True crime aficionados know the intrigue of a place where an infamous act has occurred. Whether it's H.H. Holmes's hotel-castle, John Wayne Gacy's crawl space, or Jeffrey Dahmer's apartment of horrors, there's something educational in revisiting notorious scenes. At times, both renovations and razes have allowed families as well as community members to move forward from tragic occurrences. So what do some of these most famous scenes look like today?
Some were razed and abandoned, some were gentrified into million-dollar homes, and others were bought by Hollywood talent, like the creator of Full House. From the Los Angeles condo where Nicole Brown Simpson's high-profile passing took place to the Boulder basement where JonBenét Ramsey lost her life, take a surprising look at what some of these old crime scenes are like now.
On December 26, 1996, 6-year-old child beauty pageant star JonBenét Ramsey was found strangled in the basement of her Boulder, CO, home in what remains one of the most famous unsolved mysteries to date. Two years after their daughter's highly publicized passing, the Ramseys (who were exonerated in 2008) sold the 11,000-square-foot home to an investor for $650,000.
In 2004, Carol Schuller Milner, daughter of famed televangelist Robert Schuller, and her husband Tim bought the Ramsey home for $1 million. They completely remodeled the inside - including gutting the basement where JonBenét's was found - and turned the area into a family room for their five kids. They have periodically put the home back on the market, and in 2014, listed the property for $1.98 million.
The Tate house has a history almost as strange as the offenses committed there. On August 9, 1969, actress Sharon Tate and four other people were killed by the Manson family in her rented Benedict Canyon home located at 10050 Cielo Drive in Los Angeles, CA. The house's owner, Rudolph Altobelli, a music and film talent manager, moved in three weeks after the offenses and lived there for 20 years.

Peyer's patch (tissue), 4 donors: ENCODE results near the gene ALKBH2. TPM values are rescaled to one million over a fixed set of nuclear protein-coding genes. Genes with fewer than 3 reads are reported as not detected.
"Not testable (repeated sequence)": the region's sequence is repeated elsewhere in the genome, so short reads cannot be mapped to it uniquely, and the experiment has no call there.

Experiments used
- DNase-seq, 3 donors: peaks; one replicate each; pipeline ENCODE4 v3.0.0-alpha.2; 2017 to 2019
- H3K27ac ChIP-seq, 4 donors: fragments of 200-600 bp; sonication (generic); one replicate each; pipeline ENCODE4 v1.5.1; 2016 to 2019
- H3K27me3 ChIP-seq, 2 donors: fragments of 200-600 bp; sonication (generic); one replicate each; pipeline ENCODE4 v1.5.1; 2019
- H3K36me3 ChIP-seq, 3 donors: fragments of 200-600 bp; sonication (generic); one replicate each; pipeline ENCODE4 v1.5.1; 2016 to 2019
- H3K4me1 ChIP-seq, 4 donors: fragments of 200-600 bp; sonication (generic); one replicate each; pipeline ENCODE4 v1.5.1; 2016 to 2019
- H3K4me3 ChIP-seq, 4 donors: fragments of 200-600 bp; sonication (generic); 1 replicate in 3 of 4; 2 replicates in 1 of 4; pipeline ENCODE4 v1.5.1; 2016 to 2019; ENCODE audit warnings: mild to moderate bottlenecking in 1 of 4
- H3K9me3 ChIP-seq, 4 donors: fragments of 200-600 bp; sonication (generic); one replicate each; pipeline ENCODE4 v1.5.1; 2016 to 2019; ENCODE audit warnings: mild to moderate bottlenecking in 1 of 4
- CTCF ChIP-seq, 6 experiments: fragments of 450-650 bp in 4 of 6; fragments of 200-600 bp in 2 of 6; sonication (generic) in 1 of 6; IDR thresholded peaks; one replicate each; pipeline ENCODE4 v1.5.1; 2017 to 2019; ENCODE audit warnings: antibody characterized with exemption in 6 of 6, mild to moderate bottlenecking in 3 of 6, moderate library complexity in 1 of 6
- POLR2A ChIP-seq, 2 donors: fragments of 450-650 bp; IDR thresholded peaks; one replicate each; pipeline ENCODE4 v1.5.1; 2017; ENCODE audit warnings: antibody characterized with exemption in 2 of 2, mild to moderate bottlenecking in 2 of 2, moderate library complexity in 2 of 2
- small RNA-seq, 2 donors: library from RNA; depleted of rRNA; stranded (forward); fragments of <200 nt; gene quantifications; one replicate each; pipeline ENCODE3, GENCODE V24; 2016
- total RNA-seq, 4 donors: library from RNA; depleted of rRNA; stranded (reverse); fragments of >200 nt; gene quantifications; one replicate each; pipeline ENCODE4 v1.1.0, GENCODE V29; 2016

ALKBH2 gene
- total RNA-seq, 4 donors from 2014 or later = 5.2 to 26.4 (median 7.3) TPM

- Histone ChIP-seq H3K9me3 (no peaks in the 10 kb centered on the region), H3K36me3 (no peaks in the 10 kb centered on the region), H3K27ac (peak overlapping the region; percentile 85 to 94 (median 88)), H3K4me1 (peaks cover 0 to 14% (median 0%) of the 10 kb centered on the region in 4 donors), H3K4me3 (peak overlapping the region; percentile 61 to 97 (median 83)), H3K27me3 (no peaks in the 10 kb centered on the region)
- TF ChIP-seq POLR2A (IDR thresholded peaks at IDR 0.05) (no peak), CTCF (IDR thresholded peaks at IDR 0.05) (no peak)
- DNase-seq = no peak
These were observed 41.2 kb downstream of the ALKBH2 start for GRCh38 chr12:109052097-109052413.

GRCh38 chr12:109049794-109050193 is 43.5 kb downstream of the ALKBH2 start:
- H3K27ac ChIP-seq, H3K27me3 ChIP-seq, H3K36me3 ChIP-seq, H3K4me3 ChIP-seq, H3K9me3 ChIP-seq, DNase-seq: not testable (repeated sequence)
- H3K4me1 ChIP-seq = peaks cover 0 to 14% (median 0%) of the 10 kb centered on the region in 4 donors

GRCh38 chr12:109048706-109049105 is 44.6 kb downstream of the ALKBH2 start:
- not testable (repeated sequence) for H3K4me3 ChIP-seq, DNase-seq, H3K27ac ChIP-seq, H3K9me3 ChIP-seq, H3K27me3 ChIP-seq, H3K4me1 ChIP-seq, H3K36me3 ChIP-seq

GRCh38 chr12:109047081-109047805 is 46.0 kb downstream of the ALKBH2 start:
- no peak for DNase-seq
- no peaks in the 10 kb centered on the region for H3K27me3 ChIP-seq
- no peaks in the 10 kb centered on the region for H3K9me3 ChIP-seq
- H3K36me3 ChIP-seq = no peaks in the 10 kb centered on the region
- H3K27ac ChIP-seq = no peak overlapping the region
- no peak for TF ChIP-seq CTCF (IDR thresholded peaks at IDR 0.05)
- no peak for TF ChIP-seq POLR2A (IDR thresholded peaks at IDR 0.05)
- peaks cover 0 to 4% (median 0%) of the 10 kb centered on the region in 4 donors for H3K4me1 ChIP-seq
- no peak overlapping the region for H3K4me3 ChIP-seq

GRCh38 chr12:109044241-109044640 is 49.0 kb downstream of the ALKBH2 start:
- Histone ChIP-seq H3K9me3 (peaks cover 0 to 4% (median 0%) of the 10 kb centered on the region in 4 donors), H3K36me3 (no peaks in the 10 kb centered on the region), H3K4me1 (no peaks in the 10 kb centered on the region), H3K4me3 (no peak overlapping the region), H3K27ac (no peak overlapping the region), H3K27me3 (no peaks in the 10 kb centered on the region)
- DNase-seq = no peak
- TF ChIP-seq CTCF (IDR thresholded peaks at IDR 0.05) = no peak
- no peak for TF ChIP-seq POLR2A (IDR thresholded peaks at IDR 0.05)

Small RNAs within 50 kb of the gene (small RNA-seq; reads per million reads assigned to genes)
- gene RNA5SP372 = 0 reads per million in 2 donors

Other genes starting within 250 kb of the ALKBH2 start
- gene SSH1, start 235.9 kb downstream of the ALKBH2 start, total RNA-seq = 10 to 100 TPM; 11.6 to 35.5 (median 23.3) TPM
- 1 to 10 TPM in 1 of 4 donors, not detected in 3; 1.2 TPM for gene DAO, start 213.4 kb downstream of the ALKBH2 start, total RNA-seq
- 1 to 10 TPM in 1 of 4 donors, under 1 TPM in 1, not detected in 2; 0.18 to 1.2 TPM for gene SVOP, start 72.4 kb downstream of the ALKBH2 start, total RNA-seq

In 1992, musician Trent Reznor of Nine Inch Nails rented the house and set up a recording studio for NIN's album The Downward Spiral. In 1994, the owner demolished the original house and built a new home called Villa Bella, with a new street address: 10066 Cielo Drive. Then Hollywood producer Jeff Franklin purchased the house; Franklin is best known as the creator of Full House.
On July 22, 1991, police arrested the now-infamous Jeffrey Dahmer. When they finally searched his Milwaukee apartment - after being flagged down by one of his escaped victims - they found the remains of 11 inside, including acid-soaked torsos, boxes of bones, and a fridge packed with three human heads. Dahmer later confessed to slaying 17 people in his North Side residence.
On November 17, 1992, at the behest of his victims' families, workers demolished the 49-unit Oxford Apartments complex on North 25th Street, which has been a vacant lot ever since.
H.H. Holmes frequently claims the title of "America's first serial killer," and with good reason. After moving to Chicago in the late 1880s, Holmes built what became known as his "Murder Castle" at 63rd and Wallace streets. There, he invited guests to spend the night, mostly young women touring the "White City" for the 1893 Chicago World's Fair. Many of the women mysteriously went missing shortly after their stays.
When police investigated Holmes's hotel, they discovered a nightmarish labyrinthine. Two weeks later, a man named A.M. Clark purchased the building with the intent to turn Holmes's hotel into a tourist attraction; however, the building caught fire and burned to the ground. The first floor was salvaged and turned into a sign shop and bookstore before changing hands again in 1938 - when it was demolished to make way for the US Post Office that stands there today.